Through one investment, Marcia Farrar, PA ’75, is helping the Wake Forest School of Medicine continue to attract the very best and brightest students to health care careers.
Farrar has established the Marcia Pregnall Farrar, PA Family Scholarship Fund to support PA students at the School of Medicine. The way she has funded it will allow her to meet some of the students whose lives and careers will be forever changed by her generosity, while knowing that future Wake Forest PA students will continue to benefit for generations to come.
“My family and I feel very happy about establishing an endowed scholarship for PA students,” says Farrar, who chose to have the scholarship awarded to students who demonstrate financial need. “It reflects our values well.”
Helping Students Today and Tomorrow
To fund the Farrar scholarship, she will begin making annual gifts to the endowment before she reaches age 70½, with a portion of her donation being designated for an annual award to a current PA student. This current award allows her to meet and communicate with her scholar this year. Farrar also looks forward to seeing her scholarship recipients when returning for PA gatherings.
Once she reaches 70½, her scholarship will be funded through IRA Required Minimum Distributions that will provide a tax advantage as well.
She has named the Farrar PA Scholarship as the sole beneficiary of her IRA in her estate plan, which will permanently endow the scholarship and ensure that it will continue to benefit PA students—and the many patients those students will care for during their careers—in perpetuity.
Gift Acknowledges Deep Family Ties
Wake Forest and the School of Medicine were meaningful places for Farrar to support because of deep family ties.
In addition to graduating from the PA Program, Farrar is a 1974 graduate of Wake Forest University, and she participated in a program that let her earn both bachelor’s and PA degrees in just five years.
After completing the PA Program, Farrar worked as a PA for 10 years, in practices of general surgery and cardiothoracic surgery. Though she stopped working in 1985, she maintained continuous NCCPA certification for 42 years until becoming a PA-C emeritus in 2019, and she keeps her California PA license active through ongoing continuing medical education activities.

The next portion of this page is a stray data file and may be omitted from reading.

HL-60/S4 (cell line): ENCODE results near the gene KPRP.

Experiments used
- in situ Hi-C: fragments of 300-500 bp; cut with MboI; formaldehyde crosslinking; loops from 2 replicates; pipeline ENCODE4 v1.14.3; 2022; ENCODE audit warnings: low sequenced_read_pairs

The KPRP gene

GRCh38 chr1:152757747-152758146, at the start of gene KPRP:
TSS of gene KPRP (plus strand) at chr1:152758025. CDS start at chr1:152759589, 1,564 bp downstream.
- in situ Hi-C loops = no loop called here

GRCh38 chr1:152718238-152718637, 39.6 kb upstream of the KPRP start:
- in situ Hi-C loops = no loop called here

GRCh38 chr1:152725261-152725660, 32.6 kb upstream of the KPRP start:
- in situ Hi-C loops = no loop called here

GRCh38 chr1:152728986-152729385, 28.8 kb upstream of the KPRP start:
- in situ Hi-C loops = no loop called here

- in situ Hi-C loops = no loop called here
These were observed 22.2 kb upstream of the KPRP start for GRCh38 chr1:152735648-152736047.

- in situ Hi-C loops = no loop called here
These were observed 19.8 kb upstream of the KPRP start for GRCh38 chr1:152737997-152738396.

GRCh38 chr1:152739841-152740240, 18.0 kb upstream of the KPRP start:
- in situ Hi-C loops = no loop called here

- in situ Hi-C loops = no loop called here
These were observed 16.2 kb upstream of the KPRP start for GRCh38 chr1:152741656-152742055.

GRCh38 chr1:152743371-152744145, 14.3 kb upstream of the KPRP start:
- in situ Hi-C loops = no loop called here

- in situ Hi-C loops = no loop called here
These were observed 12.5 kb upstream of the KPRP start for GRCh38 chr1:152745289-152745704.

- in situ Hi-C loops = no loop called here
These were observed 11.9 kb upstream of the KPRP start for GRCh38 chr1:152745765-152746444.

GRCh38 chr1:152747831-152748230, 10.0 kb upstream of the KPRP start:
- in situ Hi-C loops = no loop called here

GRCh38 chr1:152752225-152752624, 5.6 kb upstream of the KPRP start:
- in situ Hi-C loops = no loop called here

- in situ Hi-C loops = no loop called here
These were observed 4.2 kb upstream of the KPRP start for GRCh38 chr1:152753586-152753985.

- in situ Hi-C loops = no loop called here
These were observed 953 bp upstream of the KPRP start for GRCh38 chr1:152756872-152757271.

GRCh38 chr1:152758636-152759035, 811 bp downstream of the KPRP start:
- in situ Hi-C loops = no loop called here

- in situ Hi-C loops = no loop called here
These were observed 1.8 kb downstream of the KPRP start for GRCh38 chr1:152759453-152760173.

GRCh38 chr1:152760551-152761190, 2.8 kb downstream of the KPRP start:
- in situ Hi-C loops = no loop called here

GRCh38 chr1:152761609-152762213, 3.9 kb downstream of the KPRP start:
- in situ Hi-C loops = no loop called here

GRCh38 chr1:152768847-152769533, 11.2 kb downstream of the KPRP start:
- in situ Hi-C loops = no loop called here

Farrar’s sisters, Mary Ann Pregnall Lamb and Elaine Pregnall Cuthrell, and Farrar’s daughter, Katie, are all Wake Forest graduates. Lamb also graduated from the Medical Technology Program in 1972, and Farrar’s husband, David J. Farrar, PhD, was an assistant professor in the Department of Physiology and Pharmacology at the School of Medicine in the late 1970s. Daughter Katie has become a PA as well, and is currently working in the field of critical care.
Supporting the PA Program
The funding of the scholarship coincides with the PA Program’s 50th anniversary and its latest national ranking. U.S. News and World Report ranked the program seventh in the nation in its Graduate School Rankings for 2020, up from ninth in the previous survey.
The program, led by Chair L. Gail Curtis, MPAS, PA-C ’81, associate professor and chair of PA Studies, began in 1969 and features small-group learning complemented by instruction in basic sciences, pharmacology and evidence-based medicine focused on real patient medical conditions. Students learn through real-life cases, with a focus on primary health care delivery.
“As our PA Program celebrates its golden anniversary, scholarship support has never been more important,” says Curtis. “Because of Marcia Farrar’s generosity and the way she has chosen to give, the Farrar Scholarship will help both current students and those in future generations in our program.”
The program now includes approximately 90 PA students who study on campuses in Winston-Salem and at Appalachian State University in Boone.
Thanks to Farrar’s planned gift, future Farrar Scholars will be able to earn a Wake Forest PA master’s degree with less concern about their educational debt.